I only spent a few years attempting to license my ideas for toys, but the takeaway was clear: This is one incredibly competitive industry! Toy companies have always relied on outside inventors to commercialize the most innovative new products. In February, I had the pleasure of attending Toy Fair in New York City for the first time in decades. So when I heard that PlayMonster, a relatively small company, was a finalist for no less than six 2018 awards, I was intrigued.
PlayMonster CEO Bob Wann confirmed what I had been thinking: For a company of its size, that's unheard of. Wann has a vast and varied history in the toy industry. After 10 years at Fisher Price, he joined Hasbro to work on its Playschool line and eventually headed up the company's games division. After founding his own successful toy company, he took over what was then known as Patch Products in 2009. (Last year, the company changed its name to PlayMonster.) He is also the incoming chairman of the Toy Industry Association's board.
Over the past four years, the company has tripled in size, Wann told me -- making it among the top 25 toy companies in the country. One reason for the company's success is its wholehearted embrace of open innovation best practices. PlayMonster received more than a thousand submissions from toy inventors last year, Wann said. The company quickly scans every idea it comes across to see if anything grabs its attention. Is there a nugget they can build on?
The filtering process takes place in a matter of minutes, Wann said.
"The media is so fast-paced today. Consumers are bombarded with information," he pointed out. "The benefit of any product -- you've got to get to it quickly." Meaning, if an inventor cannot transmit the core consumer benefit of his toy in a matter of seconds, there's a good chance the company won't be able to either.
That's one reason why Wann argues simple is best. "Some of the best products we've got are very simple," he emphasized.
Whereas many toy companies are figuring out how to integrate digital technology with in-person play, PlayMonster is going in an opposite direction by focusing on longstanding play patterns. Its extensive line of products includes dolls, automobiles, a new kind of swing, balls, and fairies, for example. The company is focused on toys and games that "don't change from one generation to the next." The challenge is to still keep innovating.
PlayMonster takes the time to get back to every single inventor who shares an invention with the company, which is unusual. For Wann, the big benefit is obvious: Many of the company's products, if not the majority, come from the inventor community. Maintaining good relationships is crucial to their success.
"Our job to get the best ideas brought to us. If you let an inventor know how to make his idea better, hopefully he'll bring it or another one back to us," Wann said. "We want to win the trust and respect of inventors by helping them with some insight and our honest opinion."
Wann pointed out that a company of PlayMonster's size must be more imaginative than its competitors.
"There are companies out there that are substantially bigger. I believe that very often the ideas we are shown have been seen before and by definition, rejected. So our job is to find the best within the ideas we see. Is there something we can build upon that others have missed?" Wann explained. "It's easy to turn things down by finding fault. But what's the one thing that might be right? Maybe we can collaborate with the inventor."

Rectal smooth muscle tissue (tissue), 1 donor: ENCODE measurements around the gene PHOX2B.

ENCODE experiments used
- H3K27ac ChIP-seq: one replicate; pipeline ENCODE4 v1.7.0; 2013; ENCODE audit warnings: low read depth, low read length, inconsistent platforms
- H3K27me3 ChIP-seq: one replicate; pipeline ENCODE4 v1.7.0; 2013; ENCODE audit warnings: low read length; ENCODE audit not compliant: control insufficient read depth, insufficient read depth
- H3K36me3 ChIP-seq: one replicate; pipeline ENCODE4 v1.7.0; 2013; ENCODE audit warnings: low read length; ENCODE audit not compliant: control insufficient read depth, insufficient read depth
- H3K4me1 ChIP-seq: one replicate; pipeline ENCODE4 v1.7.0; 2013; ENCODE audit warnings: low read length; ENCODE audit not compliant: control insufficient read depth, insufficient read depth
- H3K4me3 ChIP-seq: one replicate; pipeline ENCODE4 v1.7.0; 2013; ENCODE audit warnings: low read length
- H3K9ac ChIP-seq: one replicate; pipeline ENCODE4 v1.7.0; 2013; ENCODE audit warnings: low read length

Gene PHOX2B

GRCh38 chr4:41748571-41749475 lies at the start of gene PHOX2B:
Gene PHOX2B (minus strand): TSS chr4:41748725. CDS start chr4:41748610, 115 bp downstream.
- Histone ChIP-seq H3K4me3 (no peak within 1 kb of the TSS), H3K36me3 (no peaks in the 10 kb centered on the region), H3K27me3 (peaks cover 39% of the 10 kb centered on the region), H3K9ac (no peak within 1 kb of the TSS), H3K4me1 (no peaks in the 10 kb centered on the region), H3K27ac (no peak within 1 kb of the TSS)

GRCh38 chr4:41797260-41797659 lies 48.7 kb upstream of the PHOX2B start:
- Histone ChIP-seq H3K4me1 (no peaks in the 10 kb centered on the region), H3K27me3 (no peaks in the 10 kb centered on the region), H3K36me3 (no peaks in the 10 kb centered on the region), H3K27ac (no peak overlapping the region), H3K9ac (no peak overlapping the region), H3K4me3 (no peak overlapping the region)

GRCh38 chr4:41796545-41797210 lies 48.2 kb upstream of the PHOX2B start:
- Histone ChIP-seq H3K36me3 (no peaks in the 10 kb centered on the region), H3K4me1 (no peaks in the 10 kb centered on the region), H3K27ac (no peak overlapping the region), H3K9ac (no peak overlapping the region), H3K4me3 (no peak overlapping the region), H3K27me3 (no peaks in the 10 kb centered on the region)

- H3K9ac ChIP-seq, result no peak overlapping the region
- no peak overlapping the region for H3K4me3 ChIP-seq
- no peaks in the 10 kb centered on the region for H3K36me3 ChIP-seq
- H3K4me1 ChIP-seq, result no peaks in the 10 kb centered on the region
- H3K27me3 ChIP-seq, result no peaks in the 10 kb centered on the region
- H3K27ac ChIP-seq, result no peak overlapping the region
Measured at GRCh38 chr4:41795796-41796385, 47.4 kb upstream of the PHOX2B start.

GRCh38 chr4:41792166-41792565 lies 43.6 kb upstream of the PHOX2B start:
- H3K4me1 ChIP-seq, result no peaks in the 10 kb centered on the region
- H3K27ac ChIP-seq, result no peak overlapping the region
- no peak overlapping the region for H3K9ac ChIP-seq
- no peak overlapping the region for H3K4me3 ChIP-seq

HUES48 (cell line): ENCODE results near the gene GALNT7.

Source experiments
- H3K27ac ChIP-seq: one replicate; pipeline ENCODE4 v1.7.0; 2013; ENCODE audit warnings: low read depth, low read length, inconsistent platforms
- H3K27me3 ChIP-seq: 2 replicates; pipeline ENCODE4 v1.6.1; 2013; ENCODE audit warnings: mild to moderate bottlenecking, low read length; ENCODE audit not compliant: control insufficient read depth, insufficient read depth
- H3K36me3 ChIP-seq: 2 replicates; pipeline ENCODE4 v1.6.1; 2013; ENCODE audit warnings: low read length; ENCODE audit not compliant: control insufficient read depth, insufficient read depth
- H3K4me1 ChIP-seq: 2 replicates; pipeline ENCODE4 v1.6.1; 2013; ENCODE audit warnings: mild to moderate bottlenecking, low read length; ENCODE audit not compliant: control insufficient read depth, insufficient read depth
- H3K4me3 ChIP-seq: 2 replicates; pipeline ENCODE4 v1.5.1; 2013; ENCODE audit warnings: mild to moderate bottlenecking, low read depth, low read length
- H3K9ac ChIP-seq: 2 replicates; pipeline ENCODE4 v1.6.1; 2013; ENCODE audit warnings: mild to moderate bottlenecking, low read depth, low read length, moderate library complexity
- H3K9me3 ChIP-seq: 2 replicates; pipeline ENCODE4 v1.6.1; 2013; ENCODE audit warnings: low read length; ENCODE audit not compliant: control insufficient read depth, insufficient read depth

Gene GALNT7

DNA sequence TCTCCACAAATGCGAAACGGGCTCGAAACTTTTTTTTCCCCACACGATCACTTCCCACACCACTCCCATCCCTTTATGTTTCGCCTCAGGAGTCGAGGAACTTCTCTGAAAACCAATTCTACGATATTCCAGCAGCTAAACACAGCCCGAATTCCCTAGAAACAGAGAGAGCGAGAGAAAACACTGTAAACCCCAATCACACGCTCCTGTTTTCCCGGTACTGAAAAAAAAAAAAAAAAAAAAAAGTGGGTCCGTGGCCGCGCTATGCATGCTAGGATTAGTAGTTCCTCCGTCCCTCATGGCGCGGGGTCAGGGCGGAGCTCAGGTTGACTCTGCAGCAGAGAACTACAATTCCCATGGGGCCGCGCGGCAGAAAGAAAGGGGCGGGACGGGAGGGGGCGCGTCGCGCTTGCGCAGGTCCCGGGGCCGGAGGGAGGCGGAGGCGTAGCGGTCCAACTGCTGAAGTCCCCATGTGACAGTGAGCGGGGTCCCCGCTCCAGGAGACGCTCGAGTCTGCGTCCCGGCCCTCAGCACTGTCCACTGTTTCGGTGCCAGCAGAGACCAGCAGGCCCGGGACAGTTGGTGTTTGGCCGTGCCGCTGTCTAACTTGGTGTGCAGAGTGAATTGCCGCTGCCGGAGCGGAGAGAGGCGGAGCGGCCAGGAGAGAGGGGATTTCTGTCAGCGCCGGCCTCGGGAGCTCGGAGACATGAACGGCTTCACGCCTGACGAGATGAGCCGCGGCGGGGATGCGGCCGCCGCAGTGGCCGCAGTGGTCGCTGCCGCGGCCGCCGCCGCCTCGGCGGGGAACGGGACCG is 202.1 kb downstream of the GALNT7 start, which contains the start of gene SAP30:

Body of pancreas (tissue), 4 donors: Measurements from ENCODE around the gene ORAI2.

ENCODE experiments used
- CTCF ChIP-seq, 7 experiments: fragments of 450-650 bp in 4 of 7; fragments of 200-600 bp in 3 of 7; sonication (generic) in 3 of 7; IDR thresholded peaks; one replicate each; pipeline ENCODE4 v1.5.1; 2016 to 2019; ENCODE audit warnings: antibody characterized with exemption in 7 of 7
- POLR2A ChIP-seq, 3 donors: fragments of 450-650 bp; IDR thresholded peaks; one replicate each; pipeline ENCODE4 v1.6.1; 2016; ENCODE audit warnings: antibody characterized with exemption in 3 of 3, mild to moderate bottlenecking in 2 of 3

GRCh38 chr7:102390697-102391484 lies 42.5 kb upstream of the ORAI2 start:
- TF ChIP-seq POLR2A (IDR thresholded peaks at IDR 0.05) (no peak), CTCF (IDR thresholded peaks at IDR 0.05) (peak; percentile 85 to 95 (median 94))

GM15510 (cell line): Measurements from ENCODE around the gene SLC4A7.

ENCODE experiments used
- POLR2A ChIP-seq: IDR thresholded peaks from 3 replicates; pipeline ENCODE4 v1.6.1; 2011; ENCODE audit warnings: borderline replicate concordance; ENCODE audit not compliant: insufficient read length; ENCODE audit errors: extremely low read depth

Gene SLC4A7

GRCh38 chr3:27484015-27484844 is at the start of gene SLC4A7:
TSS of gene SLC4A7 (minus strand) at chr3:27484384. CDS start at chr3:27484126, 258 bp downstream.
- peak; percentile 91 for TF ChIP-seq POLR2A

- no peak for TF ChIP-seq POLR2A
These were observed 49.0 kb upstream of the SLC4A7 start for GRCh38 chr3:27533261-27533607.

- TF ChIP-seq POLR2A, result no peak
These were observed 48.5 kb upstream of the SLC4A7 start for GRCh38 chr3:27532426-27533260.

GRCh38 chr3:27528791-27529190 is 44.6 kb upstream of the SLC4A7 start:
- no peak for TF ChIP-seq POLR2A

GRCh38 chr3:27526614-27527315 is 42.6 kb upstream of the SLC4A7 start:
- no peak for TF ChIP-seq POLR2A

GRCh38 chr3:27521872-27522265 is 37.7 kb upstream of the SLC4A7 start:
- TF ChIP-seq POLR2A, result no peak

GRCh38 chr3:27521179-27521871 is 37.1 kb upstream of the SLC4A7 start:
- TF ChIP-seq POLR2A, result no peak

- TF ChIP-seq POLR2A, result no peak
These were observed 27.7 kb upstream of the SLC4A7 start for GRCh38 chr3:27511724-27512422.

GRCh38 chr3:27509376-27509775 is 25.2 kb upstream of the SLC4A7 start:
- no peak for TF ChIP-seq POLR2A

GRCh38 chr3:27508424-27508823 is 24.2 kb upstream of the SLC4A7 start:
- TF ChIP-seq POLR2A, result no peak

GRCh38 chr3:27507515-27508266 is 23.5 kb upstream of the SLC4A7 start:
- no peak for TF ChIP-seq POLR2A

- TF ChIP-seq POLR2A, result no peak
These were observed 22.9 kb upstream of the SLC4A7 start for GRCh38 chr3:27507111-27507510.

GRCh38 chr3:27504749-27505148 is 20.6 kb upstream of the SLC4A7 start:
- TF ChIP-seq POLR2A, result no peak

To that end, the final offering is often substantially different than what was initially submitted.
As an example, Wann pointed to the Mirari Shellby the snail, nominee for Infant/Toddler Toy of the Year. When children roll the snail along the floor or tap its tail, balls pop out and then must be reloaded. The original submission featured a dog, Wann said. It was the action and not the character that PlayMonster recognized as having great value.
"There are classic play patterns, including simple hand-eye coordination. The core action behind this product -- the shooting of the ball -- would mesmerize and entertain. So we built on that to create something totally different."
The most valuable action an inventor can take after one of his submissions is rejected is to ask why. Some examples Wann gave: What did they not like? Was it just a timing issue? Should you approach a different category?"
Educate yourself, Wann advises, so you know where to take your ideas. The most successful toy inventors he knows are prolific, he admitted.
"You can't have just one idea. You need eight." That's true of inventing in general.
Three takeaways for toy and game inventors:
1. Don't overlook small and mid-sized companies for licensing consideration. They actually need you! Don't just take it from me: Wann was explicit. Everyone wants to license his idea to the largest company possible. But other companies are more likely to get back to you about your concept, which is crucial to your growth and ultimate success as a product developer.
2. Your marketing materials must make an immediate impact. I cannot stress this enough! Which is why I've written extensively about the power of one-line benefit statements, sell sheets, and product videos. Test your marketing materials out on friends before you rely on them. Do they get it? If you have to explain what they're looking at and why they should care... head back to the drawing board.
3. Keep inventing. The people who are the most successful at licensing their ideas for new products stay in the game long enough to develop meaningful relationships. That's what this is all about.